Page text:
Tax Benefits

A residence, office building, warehouse or any other real property is never just the structure alone. It also includes several other elements, such as plumbing fixtures, carpeting, sidewalks, fencing and a lot more.

If you were to purchase these assets by themselves, you could depreciate them over 5, 7 or 15 years. However, since they are purchased as part of a building acquisition or a new development, they are usually written off over the same useful life as the rest of the building, namely 27.5 or 39 years.

A cost segregation study is a process that looks at each element of a property, splits them into different categories, and allows the owner to benefit from an accelerated depreciation timeline for some of those building components.   

Why Does a Cost Segregation Study Matter for Property Owners?

Segregating the costs of a property matters because of the financial benefits it provides. While the study has an up-front cost, the tax savings from accelerating depreciation deductions can result in significantly increased cash flow over several years.

With a cost segregation study, owners get the benefits of time value of money. However, if you do not plan to hold the property for the long term, you may not get any benefit from having a cost segregation study because any up-front benefits reverse upon the sale of the property.  

Who Performs Cost Segregation Studies?

It typically involves a team of tax advisors and engineers working together to decide which components of a building should go into each category and how much each element costs on its own. To accomplish this, your advisory team reviews available property records, inspections, cost details and blueprints and may also perform a physical inspection of the property.  

How Does Cost Segregation Work?

The goal of a cost segregation study is to identify all property-related costs that can be depreciated over 5, 7  and 15 years—or written off faster using bonus depreciation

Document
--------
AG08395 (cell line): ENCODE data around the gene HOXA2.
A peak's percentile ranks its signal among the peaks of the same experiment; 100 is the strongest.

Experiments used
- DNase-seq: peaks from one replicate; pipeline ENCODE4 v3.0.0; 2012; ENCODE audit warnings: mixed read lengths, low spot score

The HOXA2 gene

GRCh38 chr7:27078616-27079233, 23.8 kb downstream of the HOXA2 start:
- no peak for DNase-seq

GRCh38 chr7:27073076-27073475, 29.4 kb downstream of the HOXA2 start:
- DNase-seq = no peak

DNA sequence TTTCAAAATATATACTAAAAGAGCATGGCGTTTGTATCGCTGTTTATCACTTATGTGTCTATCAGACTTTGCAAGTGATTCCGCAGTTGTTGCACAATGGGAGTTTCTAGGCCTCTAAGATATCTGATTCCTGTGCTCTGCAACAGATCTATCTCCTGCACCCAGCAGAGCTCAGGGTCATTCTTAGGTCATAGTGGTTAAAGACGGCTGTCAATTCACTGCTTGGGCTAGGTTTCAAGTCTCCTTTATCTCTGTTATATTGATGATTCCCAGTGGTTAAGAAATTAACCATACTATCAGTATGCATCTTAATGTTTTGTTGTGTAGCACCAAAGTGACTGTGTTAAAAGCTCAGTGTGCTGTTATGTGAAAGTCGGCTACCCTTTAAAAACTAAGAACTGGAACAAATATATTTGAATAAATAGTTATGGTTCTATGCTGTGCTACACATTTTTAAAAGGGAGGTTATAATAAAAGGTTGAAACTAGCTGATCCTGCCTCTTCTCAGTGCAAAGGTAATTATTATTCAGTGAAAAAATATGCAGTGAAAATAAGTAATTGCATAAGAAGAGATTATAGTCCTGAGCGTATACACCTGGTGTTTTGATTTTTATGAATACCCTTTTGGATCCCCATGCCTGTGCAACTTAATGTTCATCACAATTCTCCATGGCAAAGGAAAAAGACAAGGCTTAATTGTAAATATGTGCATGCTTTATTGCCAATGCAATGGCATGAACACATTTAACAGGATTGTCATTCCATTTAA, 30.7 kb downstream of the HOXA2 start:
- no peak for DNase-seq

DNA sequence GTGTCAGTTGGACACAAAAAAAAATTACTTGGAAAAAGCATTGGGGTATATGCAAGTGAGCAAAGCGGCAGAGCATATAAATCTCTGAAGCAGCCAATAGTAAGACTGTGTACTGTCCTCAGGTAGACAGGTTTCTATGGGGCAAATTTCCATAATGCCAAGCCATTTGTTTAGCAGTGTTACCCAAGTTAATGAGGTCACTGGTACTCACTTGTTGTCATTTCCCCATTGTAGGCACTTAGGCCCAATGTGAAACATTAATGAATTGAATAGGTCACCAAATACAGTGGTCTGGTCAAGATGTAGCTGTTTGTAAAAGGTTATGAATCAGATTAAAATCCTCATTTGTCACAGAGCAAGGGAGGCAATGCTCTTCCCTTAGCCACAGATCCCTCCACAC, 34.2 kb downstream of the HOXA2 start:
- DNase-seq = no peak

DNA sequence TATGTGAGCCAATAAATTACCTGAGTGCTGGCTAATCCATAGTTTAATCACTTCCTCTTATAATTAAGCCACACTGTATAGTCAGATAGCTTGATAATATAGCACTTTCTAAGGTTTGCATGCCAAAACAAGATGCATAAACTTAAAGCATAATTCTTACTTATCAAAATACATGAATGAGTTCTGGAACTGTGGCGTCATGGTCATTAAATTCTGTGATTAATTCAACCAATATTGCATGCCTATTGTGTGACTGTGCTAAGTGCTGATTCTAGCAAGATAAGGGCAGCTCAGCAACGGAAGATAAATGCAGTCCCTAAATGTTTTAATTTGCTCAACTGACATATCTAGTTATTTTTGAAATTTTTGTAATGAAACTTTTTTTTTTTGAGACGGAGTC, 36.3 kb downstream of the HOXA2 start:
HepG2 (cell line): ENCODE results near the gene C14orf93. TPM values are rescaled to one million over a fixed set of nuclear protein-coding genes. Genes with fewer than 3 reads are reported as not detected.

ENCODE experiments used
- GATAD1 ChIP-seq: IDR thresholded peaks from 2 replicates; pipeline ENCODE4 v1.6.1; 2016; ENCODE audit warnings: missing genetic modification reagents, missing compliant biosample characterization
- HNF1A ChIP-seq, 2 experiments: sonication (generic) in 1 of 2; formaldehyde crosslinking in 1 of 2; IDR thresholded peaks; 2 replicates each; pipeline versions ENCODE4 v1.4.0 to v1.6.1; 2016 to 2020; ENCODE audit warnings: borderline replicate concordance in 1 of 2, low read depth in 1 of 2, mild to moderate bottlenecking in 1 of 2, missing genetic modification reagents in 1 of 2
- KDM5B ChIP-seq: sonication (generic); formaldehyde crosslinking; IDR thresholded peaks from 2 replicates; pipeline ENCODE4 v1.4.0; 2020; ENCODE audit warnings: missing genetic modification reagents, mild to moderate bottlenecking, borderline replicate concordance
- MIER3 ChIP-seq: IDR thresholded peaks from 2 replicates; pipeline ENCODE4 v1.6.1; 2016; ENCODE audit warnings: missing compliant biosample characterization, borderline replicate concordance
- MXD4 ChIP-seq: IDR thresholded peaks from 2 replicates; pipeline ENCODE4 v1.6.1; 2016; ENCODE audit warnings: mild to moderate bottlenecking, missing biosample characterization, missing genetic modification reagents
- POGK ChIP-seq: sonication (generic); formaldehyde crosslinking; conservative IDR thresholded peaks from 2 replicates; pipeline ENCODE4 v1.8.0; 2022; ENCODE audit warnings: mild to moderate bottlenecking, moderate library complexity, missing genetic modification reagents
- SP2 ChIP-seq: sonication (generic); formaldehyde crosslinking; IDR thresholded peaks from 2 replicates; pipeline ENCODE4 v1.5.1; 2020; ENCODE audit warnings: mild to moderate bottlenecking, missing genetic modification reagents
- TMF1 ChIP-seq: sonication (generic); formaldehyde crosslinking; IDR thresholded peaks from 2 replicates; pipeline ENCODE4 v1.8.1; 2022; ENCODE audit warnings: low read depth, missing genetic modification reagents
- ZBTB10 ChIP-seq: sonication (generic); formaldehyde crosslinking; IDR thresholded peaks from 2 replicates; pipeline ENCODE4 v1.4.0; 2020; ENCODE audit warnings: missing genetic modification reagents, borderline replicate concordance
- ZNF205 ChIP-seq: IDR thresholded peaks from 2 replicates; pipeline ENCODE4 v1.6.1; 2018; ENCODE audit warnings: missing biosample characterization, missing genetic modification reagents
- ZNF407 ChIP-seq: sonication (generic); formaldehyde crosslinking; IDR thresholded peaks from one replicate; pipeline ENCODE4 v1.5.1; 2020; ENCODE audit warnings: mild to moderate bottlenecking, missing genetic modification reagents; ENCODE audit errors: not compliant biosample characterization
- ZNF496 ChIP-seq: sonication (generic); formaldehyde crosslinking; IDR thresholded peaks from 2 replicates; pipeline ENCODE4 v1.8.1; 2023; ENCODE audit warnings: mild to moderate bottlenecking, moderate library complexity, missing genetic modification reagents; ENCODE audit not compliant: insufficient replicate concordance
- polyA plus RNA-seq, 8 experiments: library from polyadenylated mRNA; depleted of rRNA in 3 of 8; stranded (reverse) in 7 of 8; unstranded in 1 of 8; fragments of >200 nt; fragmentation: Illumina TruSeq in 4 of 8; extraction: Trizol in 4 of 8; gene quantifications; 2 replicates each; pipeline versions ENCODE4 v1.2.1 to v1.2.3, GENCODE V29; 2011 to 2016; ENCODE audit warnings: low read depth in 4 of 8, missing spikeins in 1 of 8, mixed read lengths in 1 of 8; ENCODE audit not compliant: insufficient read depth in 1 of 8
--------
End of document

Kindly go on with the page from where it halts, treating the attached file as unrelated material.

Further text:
What are the new depreciation rules for 2023?

The rules allowed Bonus Depreciation to 100% for all qualified purchases made between September 27, 2017, and January 1, 2023. Bonus Depreciation now ramps down to 80%, starting in 2023. Bonus depreciation will continue to ramp down for ensuing years: 60% for 2024, 40% for 2025, 20% for 2026, and 0% beginning in 2027. 

Cost Segregation Study Example

For example: you buy an office building for $1,000,000. Since land is not depreciable,  you could allocate the total acquisition cost between land as being worth $200,000 and the building as being worth $800,000.

If you depreciate the building’s cost over 39 years, your depreciation write-off would be $20,513 per year. Assuming a 37% federal income tax rate, that would save you roughly $7,590 in taxes.

Now, let us say you decide to get a cost segregation study. After completing the study, your advisory team identifies the following costs, totaling $300,000:

  • $100,000 of interior fixtures and finishes that can be depreciated over 5 years
  • $100,000 of interior fixtures that can be depreciated over 7 years
  • $100,000 of land improvements that can be depreciated over 15 years


Based on the study, 80% of the $300,000, or $240,000 of the building’s $800,000 is eligible for bonus depreciation in 2023, (see above how the bonus depreciation rule changes over time). Assuming a 37% tax rate, that would result in tax savings of $88,800 over depreciating the building with no cost segregation.

However, even if you did not take advantage of bonus depreciation, those items could be depreciated over a shorter recovery period using an accelerated depreciation method. As a result, your estimated first-year depreciation write-off would be:

  • Building ($500,000 / 39 years): $12,821
  • 5-year property ($100,000 / 5 years): $20,000
  • 7-year property ($100,000 / 7 years): $14,286
  • 15-year property ($100,000 / 15 years): $5,000 

Total first-year depreciation expense: $52,107

So even if you did not take advantage of bonus depreciation, your first-year depreciation write-off would result in a tax savings of $11,690 over depreciating the building over 39 years with no cost segregation (($52,107 – $20,513) x 37%).

When Is the Best Time to Get a Cost Segregation Study?

The best time to conduct a cost segregation study is in the year the building is acquired, constructed or remodeled. However, you may have a look-back study done any time afterwards and claim the resulting write-offs without amending prior-year tax returns.

ME Real Estate does not provide tax, legal or accounting advice. This material has been prepared for informational purposes only, and it is not intended to provide, and should not be relied on for, tax, legal or accounting advice. You should consult your own tax, legal and accounting advisors before engaging in any transaction. 

2. Depreciation

Depreciation is a reduction in the value of an asset with the passage of time, due to wear and tear.

Real estate depreciation is defined as an income tax deduction that allows a taxpayer to recover the cost (or other basis) of a real estate investment. The depreciation is realized as a type of deduction that reduces the investor’s taxable income.